National Socialist Party (Jordan)

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National Socialist Party

الحزب الوطني الاشتراكي
AbbreviationNSP
LeaderSuleiman Nabulsi
Founded1954
Dissolved1957
HeadquartersAmman, Jordan
IdeologySocialism
Arab nationalism
Nasserism
Political positionLeft-wing
National affiliationNational Front
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Not to be confused with similarly named National Socialist Parties.

The National Socialist Party (Arabic: الحزب الوطني الاشتراكي‎, Al-Hizb Al-Watani Al-Ishtiraki) was a left-wing socialist political party established in Jordan in 1954.

The party contested the 1956 election on 21 October, becoming the largest party in the 40-member House of Representatives after they won 12 seats. Consequently, King Hussein asked Suleiman Nabulsi, the leader of the party, to form a government. Nabulsi's cabinet included independent ministers and Communists, lasting for less than a couple of months after its policies frequently clashed with that of the Palace. Three days after royalist officials forced Nabulsi's resignation on 10 April 1957, there was an alleged coup attempt by Ali Abu Nuwar (then Army Chief of Staff), said to have sympathized with Nabulsi and the Arab nationalist movement.

The Party led the only democratically-elected government in Jordan's history.[1] As a response to the coup attempt, Hussein declared martial law and banned political parties until 1989.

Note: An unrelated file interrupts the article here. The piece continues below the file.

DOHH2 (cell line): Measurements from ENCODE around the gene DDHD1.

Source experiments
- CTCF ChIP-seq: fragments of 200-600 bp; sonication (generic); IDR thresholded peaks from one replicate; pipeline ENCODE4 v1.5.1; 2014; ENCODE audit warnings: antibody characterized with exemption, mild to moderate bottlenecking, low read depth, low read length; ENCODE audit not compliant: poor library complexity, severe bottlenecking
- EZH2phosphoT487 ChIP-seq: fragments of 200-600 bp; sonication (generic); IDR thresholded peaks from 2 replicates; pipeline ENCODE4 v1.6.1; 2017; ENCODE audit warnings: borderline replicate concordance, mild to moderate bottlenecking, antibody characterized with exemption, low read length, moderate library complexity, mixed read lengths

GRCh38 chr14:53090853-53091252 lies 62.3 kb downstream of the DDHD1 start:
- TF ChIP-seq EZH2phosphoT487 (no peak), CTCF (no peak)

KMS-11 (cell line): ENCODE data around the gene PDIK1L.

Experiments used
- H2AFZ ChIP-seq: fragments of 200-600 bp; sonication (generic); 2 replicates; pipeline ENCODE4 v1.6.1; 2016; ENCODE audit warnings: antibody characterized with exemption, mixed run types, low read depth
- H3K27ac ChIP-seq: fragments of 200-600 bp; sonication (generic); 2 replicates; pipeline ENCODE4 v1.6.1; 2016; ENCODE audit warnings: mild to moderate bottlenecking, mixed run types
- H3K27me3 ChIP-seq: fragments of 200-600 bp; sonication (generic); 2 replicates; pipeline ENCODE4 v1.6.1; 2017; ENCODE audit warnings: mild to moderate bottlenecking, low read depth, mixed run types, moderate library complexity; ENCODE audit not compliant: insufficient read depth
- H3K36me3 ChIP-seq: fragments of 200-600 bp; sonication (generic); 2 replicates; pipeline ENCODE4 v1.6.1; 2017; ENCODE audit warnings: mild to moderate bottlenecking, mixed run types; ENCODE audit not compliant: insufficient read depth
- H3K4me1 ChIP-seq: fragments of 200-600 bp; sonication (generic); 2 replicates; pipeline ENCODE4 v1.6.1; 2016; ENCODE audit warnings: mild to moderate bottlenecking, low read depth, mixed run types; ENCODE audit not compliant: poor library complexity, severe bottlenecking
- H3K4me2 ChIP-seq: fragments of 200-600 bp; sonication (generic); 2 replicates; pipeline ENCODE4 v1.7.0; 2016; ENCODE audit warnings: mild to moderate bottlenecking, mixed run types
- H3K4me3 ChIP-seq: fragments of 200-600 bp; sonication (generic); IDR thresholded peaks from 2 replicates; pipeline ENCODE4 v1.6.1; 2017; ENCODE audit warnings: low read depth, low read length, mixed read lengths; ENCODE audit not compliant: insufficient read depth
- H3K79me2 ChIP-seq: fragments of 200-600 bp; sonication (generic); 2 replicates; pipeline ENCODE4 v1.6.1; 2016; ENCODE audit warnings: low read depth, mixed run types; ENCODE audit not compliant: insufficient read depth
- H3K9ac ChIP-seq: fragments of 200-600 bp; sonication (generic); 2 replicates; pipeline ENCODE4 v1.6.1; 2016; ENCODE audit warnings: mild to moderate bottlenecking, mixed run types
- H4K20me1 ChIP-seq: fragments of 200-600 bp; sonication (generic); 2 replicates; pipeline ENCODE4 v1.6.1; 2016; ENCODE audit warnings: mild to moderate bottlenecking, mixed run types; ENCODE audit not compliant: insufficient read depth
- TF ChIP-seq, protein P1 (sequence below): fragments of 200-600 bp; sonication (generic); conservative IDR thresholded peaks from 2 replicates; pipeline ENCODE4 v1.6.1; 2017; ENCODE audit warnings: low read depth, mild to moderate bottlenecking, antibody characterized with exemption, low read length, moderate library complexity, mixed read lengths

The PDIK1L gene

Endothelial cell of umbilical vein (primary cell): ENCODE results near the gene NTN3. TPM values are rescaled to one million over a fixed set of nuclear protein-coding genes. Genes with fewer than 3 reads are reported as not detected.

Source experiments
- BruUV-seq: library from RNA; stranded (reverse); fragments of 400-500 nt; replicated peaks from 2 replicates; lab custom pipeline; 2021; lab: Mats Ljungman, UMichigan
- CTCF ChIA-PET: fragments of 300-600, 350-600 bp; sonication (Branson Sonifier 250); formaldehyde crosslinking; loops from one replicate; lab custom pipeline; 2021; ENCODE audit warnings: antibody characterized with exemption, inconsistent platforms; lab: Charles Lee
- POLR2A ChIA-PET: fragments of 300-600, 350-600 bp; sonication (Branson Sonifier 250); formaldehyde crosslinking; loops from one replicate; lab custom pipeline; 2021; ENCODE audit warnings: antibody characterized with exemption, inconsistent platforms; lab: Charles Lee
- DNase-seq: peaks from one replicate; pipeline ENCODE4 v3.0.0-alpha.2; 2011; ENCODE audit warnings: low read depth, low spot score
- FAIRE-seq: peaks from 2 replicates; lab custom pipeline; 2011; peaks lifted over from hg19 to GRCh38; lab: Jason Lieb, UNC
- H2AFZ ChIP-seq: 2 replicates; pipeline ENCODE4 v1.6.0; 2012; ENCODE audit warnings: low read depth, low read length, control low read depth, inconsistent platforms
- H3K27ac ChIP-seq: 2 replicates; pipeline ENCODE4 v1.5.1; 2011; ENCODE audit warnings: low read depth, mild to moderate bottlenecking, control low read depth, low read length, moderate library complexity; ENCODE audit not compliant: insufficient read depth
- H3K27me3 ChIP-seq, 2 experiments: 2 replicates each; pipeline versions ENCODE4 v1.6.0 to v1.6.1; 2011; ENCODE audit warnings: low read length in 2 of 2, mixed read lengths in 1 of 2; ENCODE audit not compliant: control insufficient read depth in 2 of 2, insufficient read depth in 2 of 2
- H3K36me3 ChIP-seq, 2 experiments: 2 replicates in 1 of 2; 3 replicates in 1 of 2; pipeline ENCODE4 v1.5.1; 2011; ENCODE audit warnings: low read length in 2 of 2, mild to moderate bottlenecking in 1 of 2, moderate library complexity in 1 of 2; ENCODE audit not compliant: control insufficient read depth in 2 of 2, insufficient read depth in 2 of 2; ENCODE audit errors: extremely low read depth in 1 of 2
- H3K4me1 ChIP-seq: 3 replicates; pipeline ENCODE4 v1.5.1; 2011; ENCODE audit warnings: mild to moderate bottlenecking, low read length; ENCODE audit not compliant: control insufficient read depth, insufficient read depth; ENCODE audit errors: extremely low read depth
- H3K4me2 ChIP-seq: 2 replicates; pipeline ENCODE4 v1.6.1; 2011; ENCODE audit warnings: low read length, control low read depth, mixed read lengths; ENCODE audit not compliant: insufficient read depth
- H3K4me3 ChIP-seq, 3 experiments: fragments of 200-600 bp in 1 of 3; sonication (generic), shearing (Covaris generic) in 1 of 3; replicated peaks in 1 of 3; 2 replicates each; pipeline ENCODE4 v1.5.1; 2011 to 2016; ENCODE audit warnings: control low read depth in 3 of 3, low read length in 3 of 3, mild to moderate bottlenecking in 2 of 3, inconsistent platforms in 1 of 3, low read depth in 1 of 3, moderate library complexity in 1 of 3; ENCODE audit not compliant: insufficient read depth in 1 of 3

Background[edit]

Suleiman Nabulsi (born 1908) was a Jordanian political activist.[2] He was appointed as Jordan's ambassador to Britain in 1953.[2] His experience in Britain turned him into a staunch Arab nationalist and anti-Zionist, he resigned 5 months later from the post.[2] Returning to Jordan in 1954, his nationalism alienated him from King Hussein who had him exiled from the capital Amman to a provincial town.[3] At this time, his supporters established the National Socialist Party (NSP) and Nabulsi was elected its leader.[3] The Party aimed at reducing the grip of the Palace on politics, and establishing greater relations with anti-imperialist Arab states at the expense of Britain.[3] The 1950s witnessed the rise of Nasserism, a socialist Arab nationalist political ideology based on the thinking of Egyptian President Gamal Abdel Nasser. Jordan captured the West Bank during the 1948 Arab–Israeli War, and it annexed the territory in 1950.[3] Jordan's population now was two-thirds Palestinian who outnumbered Transjordanians, the Palestinians had identified with Nasser more than Hussein.[2] Nasser's Egyptian–Czechoslovak arms deal in September 1955 and the July 1956 nationalization of the Suez Canal had greatly added to his popularity across the Arab World.[3]

History[edit]

The 40-member lower house of parliament, the House of Representatives, was divided equally between the two banks (20 seats each). However, the West Bank had 175,000 eligible voters, and the East Bank (Transjordan) 129,000.[4]

Winning 12 out of 40 seats in the 1956 elections, King Hussein asked Nabulsi, the leader of the largest party in parliament, to form a government. Nabulsi's 11-member cabinet, included 7 ministers from the NSP, one from the Arab Socialist Ba'ath Party, one Communist, and two independents.[5]

One of Nabulsi's first measures as prime minister: he merged the Arab Legion with the Palestinian-dominated National Guard, creating a 35,000-strong Jordanian Army.[6] Two days after his ascension to government, Egypt under Gamal Abdel Nasser was invaded by a tripartite alliance consisting of Britain, France, and Israel.[7]